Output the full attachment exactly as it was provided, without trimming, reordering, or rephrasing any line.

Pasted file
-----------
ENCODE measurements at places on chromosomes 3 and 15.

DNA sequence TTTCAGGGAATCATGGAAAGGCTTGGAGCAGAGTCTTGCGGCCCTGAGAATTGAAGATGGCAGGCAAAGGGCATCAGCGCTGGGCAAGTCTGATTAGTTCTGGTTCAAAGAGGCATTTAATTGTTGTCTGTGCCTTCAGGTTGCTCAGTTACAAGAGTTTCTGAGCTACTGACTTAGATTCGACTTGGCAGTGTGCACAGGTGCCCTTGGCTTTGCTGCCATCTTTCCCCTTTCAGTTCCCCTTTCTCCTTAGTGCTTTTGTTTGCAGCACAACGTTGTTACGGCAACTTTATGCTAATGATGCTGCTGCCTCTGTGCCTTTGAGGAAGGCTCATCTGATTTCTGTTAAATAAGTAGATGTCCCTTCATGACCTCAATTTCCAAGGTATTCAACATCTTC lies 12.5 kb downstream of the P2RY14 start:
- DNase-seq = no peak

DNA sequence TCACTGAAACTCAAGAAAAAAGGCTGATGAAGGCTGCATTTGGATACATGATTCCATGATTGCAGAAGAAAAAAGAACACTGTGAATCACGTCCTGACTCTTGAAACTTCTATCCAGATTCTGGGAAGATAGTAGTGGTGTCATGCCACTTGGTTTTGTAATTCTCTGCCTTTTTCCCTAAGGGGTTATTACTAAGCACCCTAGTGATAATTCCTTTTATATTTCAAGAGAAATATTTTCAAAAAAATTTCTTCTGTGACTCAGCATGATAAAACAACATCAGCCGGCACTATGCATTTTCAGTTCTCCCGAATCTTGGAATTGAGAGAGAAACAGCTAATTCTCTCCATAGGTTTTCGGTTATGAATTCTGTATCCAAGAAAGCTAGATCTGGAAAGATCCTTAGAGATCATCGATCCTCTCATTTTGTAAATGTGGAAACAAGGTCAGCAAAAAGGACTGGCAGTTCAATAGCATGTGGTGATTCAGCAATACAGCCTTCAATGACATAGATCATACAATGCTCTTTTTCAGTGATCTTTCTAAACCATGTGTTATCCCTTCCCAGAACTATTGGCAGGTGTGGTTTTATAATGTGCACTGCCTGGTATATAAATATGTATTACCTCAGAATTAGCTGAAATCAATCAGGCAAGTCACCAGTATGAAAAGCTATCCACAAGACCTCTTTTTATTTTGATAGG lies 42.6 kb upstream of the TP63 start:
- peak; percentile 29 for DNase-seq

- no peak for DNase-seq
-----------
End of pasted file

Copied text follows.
ENCODE measurements at places on chromosomes 3 and 15.

DNA sequence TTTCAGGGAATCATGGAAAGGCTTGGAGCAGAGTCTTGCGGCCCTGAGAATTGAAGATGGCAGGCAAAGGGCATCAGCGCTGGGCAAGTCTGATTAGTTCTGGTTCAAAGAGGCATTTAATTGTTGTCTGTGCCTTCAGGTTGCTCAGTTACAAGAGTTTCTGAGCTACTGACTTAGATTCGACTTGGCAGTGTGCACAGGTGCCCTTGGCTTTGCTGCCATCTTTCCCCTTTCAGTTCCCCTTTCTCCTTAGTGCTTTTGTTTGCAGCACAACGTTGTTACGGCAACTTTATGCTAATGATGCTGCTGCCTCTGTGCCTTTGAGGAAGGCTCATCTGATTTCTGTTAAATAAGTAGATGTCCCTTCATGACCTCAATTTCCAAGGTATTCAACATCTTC lies 12.5 kb downstream of the P2RY14 start:
- DNase-seq = no peak

DNA sequence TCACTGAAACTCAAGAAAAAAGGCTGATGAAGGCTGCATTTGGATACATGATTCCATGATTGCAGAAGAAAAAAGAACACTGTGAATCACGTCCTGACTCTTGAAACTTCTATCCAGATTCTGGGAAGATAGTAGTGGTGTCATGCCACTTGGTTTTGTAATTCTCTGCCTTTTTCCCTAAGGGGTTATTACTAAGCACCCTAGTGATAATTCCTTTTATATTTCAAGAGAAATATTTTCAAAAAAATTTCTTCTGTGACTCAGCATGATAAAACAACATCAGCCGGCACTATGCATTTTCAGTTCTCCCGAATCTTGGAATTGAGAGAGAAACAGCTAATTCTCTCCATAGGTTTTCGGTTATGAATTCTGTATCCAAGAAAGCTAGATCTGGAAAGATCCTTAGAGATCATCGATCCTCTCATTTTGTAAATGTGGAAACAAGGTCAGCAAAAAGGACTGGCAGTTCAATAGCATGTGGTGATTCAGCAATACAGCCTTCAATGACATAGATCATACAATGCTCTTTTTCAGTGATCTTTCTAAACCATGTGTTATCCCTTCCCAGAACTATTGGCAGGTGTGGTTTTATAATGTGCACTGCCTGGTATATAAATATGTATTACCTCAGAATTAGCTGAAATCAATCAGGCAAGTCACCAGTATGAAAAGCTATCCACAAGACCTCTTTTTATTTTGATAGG lies 42.6 kb upstream of the TP63 start:
- peak; percentile 29 for DNase-seq

- no peak for DNase-seq